being on the verge of death and yet nevertheless being saved through the
merit of giving charity. There is no need to repeat the events described
in this gemora because they are clearly stated.

Comments and additional sources would be greatly appreciated

Daniel Eidensohn


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Date: Thu, 26 Aug 2004 06:55:57 -0400
From: Micha Berger <micha@aishdas.org>
Subject:
Re: Public Expression by women


RYB laments that this conversation, despite his best efforts, repeatedly
devolves into assumptions that every woman supporting these changes is
motivated by gender-battle issues.

AISI, there is no halakhic debate on the issue, in the narrower sense of
the term. The O feminist is not looking to change halakhah, but to find
the envelope of what change is permissable within halakhah. Arguments
whether one particular idea or another is within halakhah is a side
issue. To address the primary thrust, we should be exploring the question
of whether such a search for change is appropriate.

This does take us into the realm of motive, and of policy based on
slippery slope arguments about leading to actually crossing the line.

Speaking of the typical woman asking the question, she is not a political
feminist. She is someone who, because she entered the workplace or even
just because she lives in a society where she can enter the workplace,
is a different person than her grandmother was. Her religious needs are
not being met by the traditional Jewish woman's roles, and therefore is
seeking fulfilment as a Jew by exploring new ones. Ones that parallel
the self-image her society has given her.

Note that she, like most contemporary Jews, is working from a position
of connection to mitzvos rather than commitment. Addressing need rather
than realizing a sense of duty to the Borei. Both attitudes play a role,
but with our generation's skew toward connection, the woman described
above is a product of her times in a second manner.

Third is the centrality of the "army of one" in contemporary thought.
Fulfilment is defined by meeting my needs, not by finding my role in
something bigger than just one person.

So, the questions become:
1- Is the current stance on these three issues religiously inferior to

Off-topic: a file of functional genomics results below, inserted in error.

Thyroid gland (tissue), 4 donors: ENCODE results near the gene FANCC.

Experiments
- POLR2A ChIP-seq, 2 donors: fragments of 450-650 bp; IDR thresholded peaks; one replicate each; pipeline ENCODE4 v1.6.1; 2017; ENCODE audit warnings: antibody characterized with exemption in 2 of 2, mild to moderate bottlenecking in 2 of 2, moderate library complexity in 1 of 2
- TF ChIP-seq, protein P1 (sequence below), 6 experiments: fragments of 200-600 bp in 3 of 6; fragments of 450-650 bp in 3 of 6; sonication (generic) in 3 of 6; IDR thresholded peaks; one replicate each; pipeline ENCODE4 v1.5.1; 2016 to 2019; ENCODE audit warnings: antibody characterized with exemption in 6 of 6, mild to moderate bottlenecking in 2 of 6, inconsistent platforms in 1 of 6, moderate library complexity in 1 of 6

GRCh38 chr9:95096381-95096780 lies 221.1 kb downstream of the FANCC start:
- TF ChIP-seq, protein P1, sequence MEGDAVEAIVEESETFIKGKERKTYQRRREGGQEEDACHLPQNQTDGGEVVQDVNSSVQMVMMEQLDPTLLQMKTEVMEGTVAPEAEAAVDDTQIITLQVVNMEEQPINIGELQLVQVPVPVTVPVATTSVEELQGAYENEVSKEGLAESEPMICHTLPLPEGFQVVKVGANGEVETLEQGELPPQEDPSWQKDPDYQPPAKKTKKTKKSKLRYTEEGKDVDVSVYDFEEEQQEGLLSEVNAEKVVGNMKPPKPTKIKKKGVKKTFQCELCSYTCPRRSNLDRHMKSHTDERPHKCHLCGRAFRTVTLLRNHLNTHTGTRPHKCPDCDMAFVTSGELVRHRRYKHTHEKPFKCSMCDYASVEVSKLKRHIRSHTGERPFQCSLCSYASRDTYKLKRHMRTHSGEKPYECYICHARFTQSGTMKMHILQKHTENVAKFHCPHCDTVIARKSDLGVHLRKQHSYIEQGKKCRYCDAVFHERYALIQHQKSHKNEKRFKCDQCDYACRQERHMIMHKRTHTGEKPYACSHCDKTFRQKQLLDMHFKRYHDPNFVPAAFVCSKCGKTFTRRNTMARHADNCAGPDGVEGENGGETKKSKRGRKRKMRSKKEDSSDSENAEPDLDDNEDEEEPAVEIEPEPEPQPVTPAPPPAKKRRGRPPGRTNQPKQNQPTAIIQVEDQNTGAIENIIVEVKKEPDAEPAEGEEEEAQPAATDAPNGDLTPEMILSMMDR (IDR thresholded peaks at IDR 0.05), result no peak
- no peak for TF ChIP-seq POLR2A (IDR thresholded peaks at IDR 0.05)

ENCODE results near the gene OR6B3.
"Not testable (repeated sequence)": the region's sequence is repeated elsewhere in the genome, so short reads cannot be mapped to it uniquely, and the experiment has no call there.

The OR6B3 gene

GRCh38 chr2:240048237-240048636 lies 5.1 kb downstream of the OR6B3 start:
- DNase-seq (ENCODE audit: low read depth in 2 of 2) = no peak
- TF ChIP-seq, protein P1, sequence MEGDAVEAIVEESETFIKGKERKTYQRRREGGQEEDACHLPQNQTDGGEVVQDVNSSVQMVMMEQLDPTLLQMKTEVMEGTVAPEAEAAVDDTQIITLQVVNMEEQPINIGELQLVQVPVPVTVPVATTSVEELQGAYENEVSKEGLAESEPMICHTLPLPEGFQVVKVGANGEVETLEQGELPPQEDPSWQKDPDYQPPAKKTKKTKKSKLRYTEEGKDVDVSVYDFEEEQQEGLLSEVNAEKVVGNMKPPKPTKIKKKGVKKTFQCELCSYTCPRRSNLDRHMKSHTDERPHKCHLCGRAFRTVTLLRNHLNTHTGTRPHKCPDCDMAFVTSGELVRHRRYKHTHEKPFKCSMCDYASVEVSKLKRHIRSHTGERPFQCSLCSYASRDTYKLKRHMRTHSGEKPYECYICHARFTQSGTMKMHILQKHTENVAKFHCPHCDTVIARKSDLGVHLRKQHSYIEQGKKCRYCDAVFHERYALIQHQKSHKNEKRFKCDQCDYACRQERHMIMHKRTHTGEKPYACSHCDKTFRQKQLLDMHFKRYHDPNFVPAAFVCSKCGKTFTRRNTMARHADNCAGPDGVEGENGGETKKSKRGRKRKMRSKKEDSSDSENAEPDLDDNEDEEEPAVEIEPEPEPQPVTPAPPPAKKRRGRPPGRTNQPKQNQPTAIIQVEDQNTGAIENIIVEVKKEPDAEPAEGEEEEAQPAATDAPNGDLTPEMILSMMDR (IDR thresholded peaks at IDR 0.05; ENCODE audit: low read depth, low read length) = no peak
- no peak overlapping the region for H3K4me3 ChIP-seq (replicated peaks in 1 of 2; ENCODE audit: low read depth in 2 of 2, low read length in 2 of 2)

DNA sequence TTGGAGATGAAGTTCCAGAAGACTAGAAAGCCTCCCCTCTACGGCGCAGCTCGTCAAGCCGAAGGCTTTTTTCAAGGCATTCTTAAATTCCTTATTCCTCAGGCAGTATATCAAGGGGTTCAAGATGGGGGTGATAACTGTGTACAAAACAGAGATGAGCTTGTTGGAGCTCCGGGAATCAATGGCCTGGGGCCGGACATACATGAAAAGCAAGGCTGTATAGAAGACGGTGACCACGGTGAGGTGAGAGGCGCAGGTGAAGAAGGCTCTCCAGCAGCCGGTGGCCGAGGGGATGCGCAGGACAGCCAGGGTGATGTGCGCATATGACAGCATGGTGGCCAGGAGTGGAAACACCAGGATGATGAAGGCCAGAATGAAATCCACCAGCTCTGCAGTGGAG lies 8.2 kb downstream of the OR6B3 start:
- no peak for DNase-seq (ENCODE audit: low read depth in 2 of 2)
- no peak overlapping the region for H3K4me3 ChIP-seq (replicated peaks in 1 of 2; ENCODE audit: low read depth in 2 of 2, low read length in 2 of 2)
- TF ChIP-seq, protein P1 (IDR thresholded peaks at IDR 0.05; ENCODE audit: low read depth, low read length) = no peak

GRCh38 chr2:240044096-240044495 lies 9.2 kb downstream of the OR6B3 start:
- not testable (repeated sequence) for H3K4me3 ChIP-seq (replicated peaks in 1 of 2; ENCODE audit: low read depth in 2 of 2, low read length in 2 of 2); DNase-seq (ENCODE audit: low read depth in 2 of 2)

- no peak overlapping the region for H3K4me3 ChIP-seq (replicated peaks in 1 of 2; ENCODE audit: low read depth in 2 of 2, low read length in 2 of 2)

the old?
2- Assuming they are inferior, are these consequences of our environment
unchangable; did we undergo a true qitun hadoros? Or, is the battle not
yet over and we should be making a concerted effort to build a different
attitude toward halakhah and Yahadus?

Framing the issue this way, my objection in the past to those seeking
change has been to the assumptions that:
1- Since it's not an issue of issur or chiyuv, stance is irrelevent.
2- The question of whether we can combat societal change wasn't even
asked. Her needs were a given, therefore it's a lack of kavbod haberiyos
not to allow her to meet them.

-mi 

-- 
Micha Berger             For a mitzvah is a lamp,
micha@aishdas.org        And the Torah, its light.
http://www.aishdas.org                   - based on Mishlei 6:2
Fax: (270) 514-1507      


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Date: Thu, 26 Aug 2004 12:51:09 -0400 (EDT)
From: "Micha Berger" <micha@aishdas.org>
Subject:
Re: Lice & Change of nature


Moshe wrote:
> Why does it make a difference whether the circumstances changed or if
> Chazal were not aware of the correct circumstances during the time that
> they gave their ruling?

As I understand RYGB's position, chazal were given the power to define
"right" WRT halakhah. Therefore, a pesaq based on faulty assumptions is
definitionally right anyway.

However, a pesaq based on true assumptions that don't apply is simply one
that is inapplicable to the sho'eil's question. No one is really calling
for a change of a pesaq, they're acknowledging that the "right as defined
by chazal" only looked like it applied until we look more closely.